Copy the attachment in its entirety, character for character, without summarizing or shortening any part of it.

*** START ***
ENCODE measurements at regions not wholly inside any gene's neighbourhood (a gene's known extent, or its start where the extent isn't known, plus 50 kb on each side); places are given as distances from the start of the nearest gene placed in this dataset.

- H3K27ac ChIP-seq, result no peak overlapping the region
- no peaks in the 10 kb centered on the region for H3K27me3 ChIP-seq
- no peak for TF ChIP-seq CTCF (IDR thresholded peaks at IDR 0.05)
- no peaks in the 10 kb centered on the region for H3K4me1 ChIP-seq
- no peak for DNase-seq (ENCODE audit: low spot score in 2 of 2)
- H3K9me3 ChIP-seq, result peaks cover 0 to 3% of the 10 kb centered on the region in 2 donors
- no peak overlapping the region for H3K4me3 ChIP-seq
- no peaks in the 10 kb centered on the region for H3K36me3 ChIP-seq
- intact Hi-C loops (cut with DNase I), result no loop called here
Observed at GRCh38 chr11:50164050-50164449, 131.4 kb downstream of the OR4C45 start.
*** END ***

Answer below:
ENCODE measurements at regions not wholly inside any gene's neighbourhood (a gene's known extent, or its start where the extent isn't known, plus 50 kb on each side); places are given as distances from the start of the nearest gene placed in this dataset.

- H3K27ac ChIP-seq, result no peak overlapping the region
- no peaks in the 10 kb centered on the region for H3K27me3 ChIP-seq
- no peak for TF ChIP-seq CTCF (IDR thresholded peaks at IDR 0.05)
- no peaks in the 10 kb centered on the region for H3K4me1 ChIP-seq
- no peak for DNase-seq (ENCODE audit: low spot score in 2 of 2)
- H3K9me3 ChIP-seq, result peaks cover 0 to 3% of the 10 kb centered on the region in 2 donors
- no peak overlapping the region for H3K4me3 ChIP-seq
- no peaks in the 10 kb centered on the region for H3K36me3 ChIP-seq
- intact Hi-C loops (cut with DNase I), result no loop called here
Observed at GRCh38 chr11:50164050-50164449, 131.4 kb downstream of the OR4C45 start.